I’m so sorry but I would like you to go sit over there

A thought occurs to me about this gender segregated seating caper. The Equalities Adviser told Chris Moos that

All attendees are free to sit wherever they feel comfortable. If some female and male attendees choose to sit in separate areas, that is of course fine, however it is expected that there will be a large mixed area where anyone can sit.

Hm. Suppose some female and male attendees choose to sit in separate areas, and then someone from the “wrong” gender sits there. Then what?

What are the UCL people visualizing? That the voluntary self-segregators will very politely ask the interloper to go away?

That seems like the least coercive likely reaction, but really, think about it. Is it possible to ask someone that in a public place politely? No, not really. That’s why we don’t have segregation in public places. The whole idea is rude.

As usual that becomes obvious if you switch the category from gender to race. “Excuse me, but we want to sit together by ourselves – could I possibly ask you to sit somewhere else so that we can sit together by ourselves?” Not cool.

You can do that kind of exclusion and selection at home, but you can’t do it (decently) in public. It’s a bad idea. It shouldn’t be attempted.

Modernity means mixing. It means being a mongrel and living with other mongrels, and being content with that. It means letting go of archaic notions of purity, and getting used to sloppy mixing of all kinds.


  1. says

    I remember my mom talking about how she had to eat in the kitchen at restaurants when she was young, away from the whites. I think I would make a big stink about this if asked, and I’d be sure to mention my mother’s experiences.

  2. says

    People would be entirely within their rights to refuse to move to accomodate this outrageous sexism: take for example Rosa Parks’ refusal to move to the back of the bus. Fifty years later we would like to think most people have internalised that lesson, except that only last month an ABC newsreader, Jeremy Fernandez, was asked to move seats on a Sydney bus and when he reasonably refused to give way, was subjected to a racist tirade for a quarter of an hour that was passively supported by the bus driver. Incidents like this are usually recognised by most people as racism when they occur; but not as sexism for the comparable equivalent when the ostensible reason a person is being asked to move and be subjected to segregation, is their gender.

  3. says

    This was exactly my reaction when I read that statement in your earlier post. I would’ve commented but I was too occupied with other things to bother re-signing into my FtB account at that moment (for some reason FtB was no longer “remembering me”). I was thinking “Well what if a woman like me wanted to sit where all the men are supposedly voluntarily segregated or vice versa? How would organizers stop the whole thing and not just a ‘large area’ from being mixed?” I hope that there are many subversives in the audience who deliberately make the whole thing sloppy and mongrel. Purity notions are so degrading.

  4. alqpr says

    “That’s why we *don’t* have segregation in public places.” But we do! Not that there aren’t specific features of those settings (eg plumbing) that make them distinctive and not to argue that segregation is appropriate in other contexts but there are situations where it is considered appropriate and we do have procedures for handling violations.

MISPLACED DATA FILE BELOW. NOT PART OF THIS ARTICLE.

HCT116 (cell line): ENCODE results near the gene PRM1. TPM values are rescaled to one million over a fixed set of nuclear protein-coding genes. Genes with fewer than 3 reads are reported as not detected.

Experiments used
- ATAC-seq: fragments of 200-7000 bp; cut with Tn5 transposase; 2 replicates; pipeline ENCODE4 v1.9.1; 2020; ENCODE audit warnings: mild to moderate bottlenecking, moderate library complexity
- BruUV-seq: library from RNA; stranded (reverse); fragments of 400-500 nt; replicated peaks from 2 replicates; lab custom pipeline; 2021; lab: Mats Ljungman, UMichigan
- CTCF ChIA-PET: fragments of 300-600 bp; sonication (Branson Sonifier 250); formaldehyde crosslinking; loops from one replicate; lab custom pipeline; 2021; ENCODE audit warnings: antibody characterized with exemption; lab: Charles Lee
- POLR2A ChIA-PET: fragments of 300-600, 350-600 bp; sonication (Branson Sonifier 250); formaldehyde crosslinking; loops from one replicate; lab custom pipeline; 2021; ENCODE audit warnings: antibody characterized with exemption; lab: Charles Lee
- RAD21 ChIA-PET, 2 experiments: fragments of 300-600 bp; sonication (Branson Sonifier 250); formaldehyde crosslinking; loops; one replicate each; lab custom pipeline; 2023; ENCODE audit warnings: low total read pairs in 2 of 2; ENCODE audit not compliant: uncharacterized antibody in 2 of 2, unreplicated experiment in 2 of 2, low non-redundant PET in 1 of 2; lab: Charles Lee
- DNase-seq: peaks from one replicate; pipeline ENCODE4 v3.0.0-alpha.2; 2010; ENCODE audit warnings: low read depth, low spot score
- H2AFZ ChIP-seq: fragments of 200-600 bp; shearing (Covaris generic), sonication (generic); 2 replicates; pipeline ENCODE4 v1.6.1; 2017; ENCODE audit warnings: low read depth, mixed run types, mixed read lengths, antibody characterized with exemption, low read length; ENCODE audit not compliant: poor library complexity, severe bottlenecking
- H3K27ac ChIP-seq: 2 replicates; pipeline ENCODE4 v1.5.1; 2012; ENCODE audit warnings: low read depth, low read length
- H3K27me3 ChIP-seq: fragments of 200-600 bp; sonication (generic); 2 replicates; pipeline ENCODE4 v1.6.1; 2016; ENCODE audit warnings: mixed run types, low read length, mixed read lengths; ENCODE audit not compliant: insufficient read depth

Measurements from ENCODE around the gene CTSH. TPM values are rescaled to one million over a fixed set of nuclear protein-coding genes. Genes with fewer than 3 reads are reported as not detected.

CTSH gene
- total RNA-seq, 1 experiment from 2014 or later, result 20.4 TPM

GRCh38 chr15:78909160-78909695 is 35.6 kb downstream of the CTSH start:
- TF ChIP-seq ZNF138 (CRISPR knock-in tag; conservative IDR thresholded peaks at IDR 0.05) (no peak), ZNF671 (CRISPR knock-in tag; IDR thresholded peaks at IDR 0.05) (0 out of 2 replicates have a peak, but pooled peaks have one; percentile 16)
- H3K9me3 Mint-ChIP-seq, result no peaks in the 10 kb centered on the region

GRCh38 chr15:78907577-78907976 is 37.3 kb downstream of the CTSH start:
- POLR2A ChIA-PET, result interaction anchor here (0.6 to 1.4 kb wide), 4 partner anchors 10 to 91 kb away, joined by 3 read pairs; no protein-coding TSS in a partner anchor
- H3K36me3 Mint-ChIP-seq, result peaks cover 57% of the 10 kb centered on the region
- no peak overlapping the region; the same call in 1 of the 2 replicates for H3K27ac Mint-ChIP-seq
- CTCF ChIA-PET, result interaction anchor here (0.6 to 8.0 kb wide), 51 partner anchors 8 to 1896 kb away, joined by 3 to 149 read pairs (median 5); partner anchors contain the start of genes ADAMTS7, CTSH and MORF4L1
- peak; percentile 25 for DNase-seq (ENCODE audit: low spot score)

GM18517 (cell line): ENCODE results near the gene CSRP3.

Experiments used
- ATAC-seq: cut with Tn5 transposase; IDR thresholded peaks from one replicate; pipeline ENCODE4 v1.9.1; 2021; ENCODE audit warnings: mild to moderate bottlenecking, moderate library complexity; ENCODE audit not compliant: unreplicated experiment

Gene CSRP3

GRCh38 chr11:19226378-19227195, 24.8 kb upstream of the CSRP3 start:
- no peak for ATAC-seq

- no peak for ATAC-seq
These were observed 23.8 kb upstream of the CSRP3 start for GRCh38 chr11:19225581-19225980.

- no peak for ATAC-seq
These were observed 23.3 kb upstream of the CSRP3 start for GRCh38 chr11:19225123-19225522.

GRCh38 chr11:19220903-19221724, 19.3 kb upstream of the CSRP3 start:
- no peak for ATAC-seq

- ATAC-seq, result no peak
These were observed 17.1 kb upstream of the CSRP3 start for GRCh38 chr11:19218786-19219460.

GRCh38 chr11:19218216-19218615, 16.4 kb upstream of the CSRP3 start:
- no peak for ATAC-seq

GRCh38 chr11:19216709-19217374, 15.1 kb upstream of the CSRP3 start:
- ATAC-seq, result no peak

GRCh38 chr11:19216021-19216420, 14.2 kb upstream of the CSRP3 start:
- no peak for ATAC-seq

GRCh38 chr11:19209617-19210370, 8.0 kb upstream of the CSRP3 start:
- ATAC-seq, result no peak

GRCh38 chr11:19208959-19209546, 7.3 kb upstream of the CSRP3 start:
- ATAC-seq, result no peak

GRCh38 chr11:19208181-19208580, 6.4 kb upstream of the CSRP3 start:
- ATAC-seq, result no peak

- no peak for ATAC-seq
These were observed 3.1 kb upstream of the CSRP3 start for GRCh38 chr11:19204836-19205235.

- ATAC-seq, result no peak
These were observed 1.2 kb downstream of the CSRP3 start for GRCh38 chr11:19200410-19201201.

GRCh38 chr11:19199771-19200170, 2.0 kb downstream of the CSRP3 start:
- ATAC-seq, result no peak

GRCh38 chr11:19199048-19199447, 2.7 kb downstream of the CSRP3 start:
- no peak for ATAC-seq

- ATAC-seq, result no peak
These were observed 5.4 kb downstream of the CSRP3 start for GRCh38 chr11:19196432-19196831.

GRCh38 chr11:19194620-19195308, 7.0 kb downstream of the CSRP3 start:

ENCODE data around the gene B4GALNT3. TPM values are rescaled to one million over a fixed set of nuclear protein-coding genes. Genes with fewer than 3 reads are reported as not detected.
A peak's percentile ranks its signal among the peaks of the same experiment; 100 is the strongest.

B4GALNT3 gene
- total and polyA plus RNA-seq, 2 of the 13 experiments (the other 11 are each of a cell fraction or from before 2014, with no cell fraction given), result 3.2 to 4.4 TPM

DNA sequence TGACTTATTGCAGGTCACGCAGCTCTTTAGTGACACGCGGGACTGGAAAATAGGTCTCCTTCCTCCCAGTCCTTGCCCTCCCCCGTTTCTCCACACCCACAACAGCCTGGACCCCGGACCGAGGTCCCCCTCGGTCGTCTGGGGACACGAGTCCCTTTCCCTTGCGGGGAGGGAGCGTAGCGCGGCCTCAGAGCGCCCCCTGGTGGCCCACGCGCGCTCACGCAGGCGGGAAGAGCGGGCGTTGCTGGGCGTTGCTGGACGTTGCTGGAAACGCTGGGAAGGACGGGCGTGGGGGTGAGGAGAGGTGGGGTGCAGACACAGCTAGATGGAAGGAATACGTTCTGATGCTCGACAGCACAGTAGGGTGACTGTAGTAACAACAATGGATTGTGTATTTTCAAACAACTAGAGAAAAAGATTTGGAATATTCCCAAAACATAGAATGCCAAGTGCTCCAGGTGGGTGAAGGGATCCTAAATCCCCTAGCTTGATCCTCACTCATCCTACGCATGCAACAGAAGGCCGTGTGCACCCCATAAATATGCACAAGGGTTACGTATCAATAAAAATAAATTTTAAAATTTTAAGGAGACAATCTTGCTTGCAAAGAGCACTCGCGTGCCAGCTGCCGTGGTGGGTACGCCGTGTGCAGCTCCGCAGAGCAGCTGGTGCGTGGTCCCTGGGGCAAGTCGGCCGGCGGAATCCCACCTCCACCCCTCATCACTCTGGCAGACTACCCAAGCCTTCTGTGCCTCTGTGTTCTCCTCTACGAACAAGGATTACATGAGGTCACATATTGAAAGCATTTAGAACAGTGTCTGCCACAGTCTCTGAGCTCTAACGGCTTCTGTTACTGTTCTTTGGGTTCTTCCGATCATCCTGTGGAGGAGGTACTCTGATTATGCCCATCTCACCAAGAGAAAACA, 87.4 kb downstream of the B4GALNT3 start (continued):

And washrooms are only one example – “public” meetings for female only discussion of sexual harassment experiences may well be entirely appropriate, and the question of whether or not to include the male->female transgendered in such meetings is often a source of contention. And even in “open” meetings on such topics the seating may need to be segregated for purposes of breakout into small group discussions. This is not intended to support whatever “the UCL people” are doing, just to suggest that the issue is not always completely trivial.

  5. Bjarte Foshaug says

    The whole idea is rude.

    YES! And this is where this whole fixation on civility and tone becomes a distraction from the fact that certain contents are rude in and of themselves, or even inherently hostile to other people’s most basic rights as human beings, and no tweaking of the wording is ever going to make an ounce of difference. If you’re sending me a mail bomb, the color of the wrapping paper is the least of my concerns.

    I am hardy the first person to point this out, but as we have seen, the observation that “The whole idea is rude” doesn’t just apply to religious ideas:
    * There is no non-hostile way to hold the view that women should shut up and put up with sleazy male perverts’ efforts to seek personal gratification on their expense or expect the same treatment as Rebecca Watson (or Ophelia, or Stephanie, or Amy, or Melody or EllenBeth, or Greta or Jen or…).
    * There is no “decent” version of the view that women should put up with any amount of harassment that hateful, misogynistic psychos and bullies can possibly manage to send their way or get off the internet.
    * There is no “legitimate” version of the view that every woman on the planet should behave in ways that amount to increasing her own risk of getting raped just to give sleazy, boorish male perverts from Hell the benefit of the doubt, and yet, if she does get raped, it’s still her own goddamn fault for behaving that way.
    * Etc. etc.

    As I have previously written elsewhere, the reaction to the comment in my gravatar is the reductio ad absurdum of any claim that “the other skeptical movement” doesn’t have a misogyny problem. The former reaction simply couldn’t happen in any possible universe in which the latter claim were true.

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